2002 Denver Annual Meeting (October 27-30, 2002)

Paper No. 10
Presentation Time: 10:40 AM


SIDMAN, Donald1, FERRÉ, Eric2 and TEYSSIER, Christian1, (1)Geology & Geophysics, Univ of Minnesota, Minneapolis, MN 55455, (2)Department of Geology, Southern Illinois Univ, Carbondale, IL 62901, sidm0001@umn.edu

The Bitterroot shear zone (BSZ), SW Montana, is a textbook example of a mylonitic detachment developed during the orogenic collapse of the Cordilleran orogen. The BSZ formed by strain localization during the Paleocene-Eocene exhumation of the Bitterroot igneous-metamorphic core complex. At exposure level, the shear zone foliation has a consistent dip of 25°E, lineation trends N.110° on average, and sense of shear is unequivocally top to the E. In its southern region, the footwall of the BSZ is composed of granite plutons of early Tertiary ages, contemporaneous with activity on the shear zone. An anisotropy of magnetic susceptibility (AMS) study was conducted (1) to test the variation of AMS across a strain and metamorphic gradient from magmatic conditions in the footwall to progressively low-temperature, mylonitic and cataclastic deformation upward across the shear zone, and (2) to map the fabrics in the plutonic footwall that displays sub-isotropic structure but records a magnetic foliation and lineation.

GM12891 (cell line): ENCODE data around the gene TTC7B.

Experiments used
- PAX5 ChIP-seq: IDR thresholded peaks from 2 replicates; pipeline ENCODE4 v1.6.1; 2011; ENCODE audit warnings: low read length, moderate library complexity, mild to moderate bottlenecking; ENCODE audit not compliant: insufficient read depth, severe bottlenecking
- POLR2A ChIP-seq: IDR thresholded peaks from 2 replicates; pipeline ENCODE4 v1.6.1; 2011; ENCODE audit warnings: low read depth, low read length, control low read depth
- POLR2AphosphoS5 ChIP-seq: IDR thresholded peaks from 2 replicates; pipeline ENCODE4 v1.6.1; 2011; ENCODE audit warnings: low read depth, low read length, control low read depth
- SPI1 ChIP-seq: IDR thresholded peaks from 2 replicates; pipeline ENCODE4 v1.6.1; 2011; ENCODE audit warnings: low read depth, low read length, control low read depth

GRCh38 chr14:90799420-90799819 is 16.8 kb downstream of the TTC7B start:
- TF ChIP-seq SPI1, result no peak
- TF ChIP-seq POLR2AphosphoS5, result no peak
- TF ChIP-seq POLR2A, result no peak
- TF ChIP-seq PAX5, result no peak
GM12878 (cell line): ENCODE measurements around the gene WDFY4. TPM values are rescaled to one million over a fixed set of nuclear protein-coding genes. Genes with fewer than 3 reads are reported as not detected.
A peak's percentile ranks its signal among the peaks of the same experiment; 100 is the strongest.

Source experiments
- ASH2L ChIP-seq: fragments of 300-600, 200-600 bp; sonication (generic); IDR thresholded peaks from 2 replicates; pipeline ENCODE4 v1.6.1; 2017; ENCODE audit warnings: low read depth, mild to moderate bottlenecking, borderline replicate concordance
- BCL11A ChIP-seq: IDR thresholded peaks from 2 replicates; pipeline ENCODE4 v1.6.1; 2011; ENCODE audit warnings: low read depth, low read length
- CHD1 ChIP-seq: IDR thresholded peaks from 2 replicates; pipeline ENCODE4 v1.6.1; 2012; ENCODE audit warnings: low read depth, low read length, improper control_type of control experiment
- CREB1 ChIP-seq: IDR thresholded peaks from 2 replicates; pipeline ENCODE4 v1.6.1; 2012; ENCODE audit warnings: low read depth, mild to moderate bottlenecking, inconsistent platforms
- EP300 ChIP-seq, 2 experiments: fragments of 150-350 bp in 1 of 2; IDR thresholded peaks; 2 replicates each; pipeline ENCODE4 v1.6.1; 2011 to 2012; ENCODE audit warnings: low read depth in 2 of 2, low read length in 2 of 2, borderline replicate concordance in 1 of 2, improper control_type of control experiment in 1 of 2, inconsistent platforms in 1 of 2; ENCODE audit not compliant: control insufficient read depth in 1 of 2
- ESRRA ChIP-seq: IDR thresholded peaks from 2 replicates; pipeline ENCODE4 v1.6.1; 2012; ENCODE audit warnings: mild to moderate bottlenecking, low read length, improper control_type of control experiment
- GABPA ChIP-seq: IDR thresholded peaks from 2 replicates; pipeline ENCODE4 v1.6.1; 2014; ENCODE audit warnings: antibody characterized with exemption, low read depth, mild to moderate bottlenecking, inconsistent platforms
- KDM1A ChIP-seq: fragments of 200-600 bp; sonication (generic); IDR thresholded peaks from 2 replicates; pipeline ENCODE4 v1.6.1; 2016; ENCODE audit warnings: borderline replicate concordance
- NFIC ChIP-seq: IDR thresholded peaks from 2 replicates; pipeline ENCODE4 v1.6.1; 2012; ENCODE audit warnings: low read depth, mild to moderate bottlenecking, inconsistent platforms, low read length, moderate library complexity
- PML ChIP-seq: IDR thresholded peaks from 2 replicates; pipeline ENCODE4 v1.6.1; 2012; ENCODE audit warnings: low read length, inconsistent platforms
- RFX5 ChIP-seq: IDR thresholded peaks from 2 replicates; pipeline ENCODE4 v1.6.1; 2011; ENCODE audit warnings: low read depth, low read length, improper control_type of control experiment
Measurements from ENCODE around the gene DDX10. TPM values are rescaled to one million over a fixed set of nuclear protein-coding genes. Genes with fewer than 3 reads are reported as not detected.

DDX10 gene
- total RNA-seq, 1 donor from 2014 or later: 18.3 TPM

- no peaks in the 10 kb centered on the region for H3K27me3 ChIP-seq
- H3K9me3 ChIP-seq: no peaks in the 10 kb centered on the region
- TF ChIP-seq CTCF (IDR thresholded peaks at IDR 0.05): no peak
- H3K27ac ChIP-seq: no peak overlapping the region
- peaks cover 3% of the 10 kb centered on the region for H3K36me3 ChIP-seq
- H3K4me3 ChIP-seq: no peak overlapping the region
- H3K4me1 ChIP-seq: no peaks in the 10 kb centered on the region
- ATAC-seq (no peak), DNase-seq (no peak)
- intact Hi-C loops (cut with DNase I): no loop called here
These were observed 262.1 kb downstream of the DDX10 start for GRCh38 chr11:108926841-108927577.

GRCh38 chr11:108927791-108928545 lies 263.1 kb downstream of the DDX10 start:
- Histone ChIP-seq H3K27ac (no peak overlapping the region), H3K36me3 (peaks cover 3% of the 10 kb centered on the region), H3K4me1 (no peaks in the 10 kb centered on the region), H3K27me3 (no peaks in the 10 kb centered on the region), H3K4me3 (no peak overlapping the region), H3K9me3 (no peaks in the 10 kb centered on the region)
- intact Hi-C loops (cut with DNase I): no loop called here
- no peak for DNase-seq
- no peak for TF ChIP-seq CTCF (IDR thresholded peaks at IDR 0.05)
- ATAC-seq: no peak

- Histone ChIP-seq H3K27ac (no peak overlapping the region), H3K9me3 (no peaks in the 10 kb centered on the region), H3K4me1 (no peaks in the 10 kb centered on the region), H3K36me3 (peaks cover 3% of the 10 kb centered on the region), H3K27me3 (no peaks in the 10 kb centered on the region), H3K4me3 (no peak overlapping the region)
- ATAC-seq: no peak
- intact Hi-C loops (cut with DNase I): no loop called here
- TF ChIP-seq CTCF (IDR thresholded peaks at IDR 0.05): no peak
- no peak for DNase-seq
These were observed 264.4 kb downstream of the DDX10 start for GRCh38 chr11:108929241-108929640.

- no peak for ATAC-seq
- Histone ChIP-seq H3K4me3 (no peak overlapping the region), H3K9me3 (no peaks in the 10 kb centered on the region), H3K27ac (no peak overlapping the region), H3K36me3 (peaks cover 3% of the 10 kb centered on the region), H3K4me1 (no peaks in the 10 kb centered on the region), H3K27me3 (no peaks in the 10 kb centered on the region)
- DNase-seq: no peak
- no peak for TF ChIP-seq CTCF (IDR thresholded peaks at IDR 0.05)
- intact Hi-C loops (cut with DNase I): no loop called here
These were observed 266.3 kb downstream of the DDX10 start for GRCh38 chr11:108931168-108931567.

Multi-domain magnetite dominates the magnetic susceptibility in most rocks of the BSZ and the footwall. The larger the bulk susceptibility, the greater the degree of anisotropy (P); however, there is no direct correlation between finite strain and P; some samples from the footwall granite have a greater AMS than mylonites. Image analysis shows that the AMS results from the shape anisotropy of magnetite and that the principal axes of the AMS ellipsoid correlate with the mineral fabric axes across the shear zone. The AMS method stands out as a robust indicator of fabric axes across a wide range of deformation conditions.

AMS measurements of samples from two transects across the shear zone and into the footwall demonstrate fabric continuity between the low to high-temperature solid-state shear zone and the footwall granites. This fabric gradually and smoothly rotates from east-dipping in the shear zone to west-dipping in the magmatically deformed footwall granites, forming an arch over a ~10 km half wavelength. AMS analysis demonstrates that the magmatic fabric in the footwall granites and the solid-state fabric in the BSZ were acquired during the same E-W crustal extension. During E-W flow and cooling/crystallization of the molten or partially molten crust, the top-to-the-east shear zone initiated, and exhumed and arched the magmatic fabrics.